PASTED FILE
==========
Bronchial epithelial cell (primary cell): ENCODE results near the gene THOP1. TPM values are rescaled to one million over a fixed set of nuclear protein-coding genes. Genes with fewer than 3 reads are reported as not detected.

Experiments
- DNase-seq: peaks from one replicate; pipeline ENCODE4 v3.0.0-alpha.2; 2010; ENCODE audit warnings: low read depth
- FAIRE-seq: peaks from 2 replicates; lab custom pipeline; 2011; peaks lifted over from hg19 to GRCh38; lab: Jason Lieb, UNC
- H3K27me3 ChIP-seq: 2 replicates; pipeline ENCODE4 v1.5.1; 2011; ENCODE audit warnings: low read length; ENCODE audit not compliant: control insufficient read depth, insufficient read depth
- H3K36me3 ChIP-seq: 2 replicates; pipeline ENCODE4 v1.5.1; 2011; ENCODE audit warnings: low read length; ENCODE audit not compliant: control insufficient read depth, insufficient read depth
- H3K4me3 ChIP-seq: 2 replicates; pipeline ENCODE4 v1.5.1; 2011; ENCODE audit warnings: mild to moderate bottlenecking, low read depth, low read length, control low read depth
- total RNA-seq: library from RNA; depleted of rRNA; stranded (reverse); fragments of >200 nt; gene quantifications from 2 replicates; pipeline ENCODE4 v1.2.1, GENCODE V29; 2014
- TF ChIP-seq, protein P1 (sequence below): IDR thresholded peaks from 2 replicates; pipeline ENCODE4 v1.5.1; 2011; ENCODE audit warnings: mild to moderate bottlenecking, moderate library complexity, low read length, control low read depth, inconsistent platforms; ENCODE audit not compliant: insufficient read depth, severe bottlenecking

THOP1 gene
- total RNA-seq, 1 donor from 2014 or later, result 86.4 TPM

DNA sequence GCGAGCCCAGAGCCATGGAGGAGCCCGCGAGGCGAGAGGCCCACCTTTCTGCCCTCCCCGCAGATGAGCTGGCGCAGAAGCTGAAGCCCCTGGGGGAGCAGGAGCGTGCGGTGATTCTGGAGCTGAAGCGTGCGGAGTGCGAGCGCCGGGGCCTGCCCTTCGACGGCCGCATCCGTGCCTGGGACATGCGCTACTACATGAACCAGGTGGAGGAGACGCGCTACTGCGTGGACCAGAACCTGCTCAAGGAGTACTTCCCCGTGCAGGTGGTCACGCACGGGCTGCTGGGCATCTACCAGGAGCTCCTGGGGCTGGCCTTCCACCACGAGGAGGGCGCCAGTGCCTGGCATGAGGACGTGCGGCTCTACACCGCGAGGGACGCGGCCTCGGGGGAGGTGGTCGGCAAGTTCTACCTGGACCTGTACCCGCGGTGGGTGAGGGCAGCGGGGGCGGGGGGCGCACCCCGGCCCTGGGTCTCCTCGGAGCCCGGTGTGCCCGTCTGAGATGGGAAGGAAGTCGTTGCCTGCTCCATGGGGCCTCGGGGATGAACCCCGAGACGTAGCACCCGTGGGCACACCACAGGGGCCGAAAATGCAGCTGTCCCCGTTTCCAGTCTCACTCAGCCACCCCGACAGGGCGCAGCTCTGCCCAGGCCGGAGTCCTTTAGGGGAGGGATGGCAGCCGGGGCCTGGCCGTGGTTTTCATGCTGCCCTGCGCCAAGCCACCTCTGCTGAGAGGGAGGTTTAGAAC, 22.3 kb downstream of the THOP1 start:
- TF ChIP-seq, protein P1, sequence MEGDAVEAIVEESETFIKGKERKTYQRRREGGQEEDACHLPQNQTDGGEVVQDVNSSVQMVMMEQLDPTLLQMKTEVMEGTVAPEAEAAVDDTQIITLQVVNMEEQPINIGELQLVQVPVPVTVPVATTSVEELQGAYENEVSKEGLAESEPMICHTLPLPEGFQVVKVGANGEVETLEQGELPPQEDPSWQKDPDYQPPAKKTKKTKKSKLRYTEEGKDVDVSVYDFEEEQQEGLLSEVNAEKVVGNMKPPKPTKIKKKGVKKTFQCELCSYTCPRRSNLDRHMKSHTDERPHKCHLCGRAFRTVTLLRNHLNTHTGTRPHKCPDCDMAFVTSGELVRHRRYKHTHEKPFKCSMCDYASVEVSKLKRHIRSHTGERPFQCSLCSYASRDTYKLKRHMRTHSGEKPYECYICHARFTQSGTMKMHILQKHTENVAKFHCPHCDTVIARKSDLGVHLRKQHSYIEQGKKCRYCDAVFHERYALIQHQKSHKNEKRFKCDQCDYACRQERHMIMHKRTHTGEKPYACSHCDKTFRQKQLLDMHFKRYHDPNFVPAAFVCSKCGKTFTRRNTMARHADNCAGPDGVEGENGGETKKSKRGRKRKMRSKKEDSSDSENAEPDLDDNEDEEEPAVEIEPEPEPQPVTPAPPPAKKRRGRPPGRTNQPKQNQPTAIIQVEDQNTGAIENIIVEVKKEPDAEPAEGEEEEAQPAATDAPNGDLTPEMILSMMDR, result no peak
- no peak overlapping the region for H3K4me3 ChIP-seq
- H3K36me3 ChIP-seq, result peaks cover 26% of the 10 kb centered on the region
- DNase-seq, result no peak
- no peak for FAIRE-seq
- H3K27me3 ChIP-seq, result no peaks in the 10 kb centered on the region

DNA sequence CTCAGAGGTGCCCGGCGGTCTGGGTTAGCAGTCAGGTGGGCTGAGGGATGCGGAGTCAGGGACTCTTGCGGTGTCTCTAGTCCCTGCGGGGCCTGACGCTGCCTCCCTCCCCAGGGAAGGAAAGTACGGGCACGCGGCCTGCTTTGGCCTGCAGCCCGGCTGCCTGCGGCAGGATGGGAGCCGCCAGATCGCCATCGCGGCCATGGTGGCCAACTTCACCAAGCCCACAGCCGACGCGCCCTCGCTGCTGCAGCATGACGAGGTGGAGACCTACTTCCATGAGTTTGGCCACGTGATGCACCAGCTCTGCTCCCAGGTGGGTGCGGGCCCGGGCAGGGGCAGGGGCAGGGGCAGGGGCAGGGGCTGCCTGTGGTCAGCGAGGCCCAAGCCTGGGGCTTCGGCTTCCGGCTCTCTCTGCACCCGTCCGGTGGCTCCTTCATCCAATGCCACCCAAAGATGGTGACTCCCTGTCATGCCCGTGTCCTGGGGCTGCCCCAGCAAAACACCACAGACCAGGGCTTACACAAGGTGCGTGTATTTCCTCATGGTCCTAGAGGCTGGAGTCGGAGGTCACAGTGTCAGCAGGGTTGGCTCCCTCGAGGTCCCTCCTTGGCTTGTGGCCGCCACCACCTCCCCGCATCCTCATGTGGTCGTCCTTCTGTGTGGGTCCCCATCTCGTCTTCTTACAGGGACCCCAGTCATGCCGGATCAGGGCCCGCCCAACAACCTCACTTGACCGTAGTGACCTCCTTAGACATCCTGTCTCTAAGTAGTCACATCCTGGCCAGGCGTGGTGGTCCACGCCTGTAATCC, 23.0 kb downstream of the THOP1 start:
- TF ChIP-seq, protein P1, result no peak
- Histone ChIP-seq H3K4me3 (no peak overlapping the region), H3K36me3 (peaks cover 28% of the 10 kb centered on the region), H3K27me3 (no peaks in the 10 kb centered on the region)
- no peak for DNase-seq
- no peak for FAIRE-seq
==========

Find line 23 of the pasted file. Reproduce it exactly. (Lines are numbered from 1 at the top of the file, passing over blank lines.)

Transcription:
- no peak for FAIRE-seq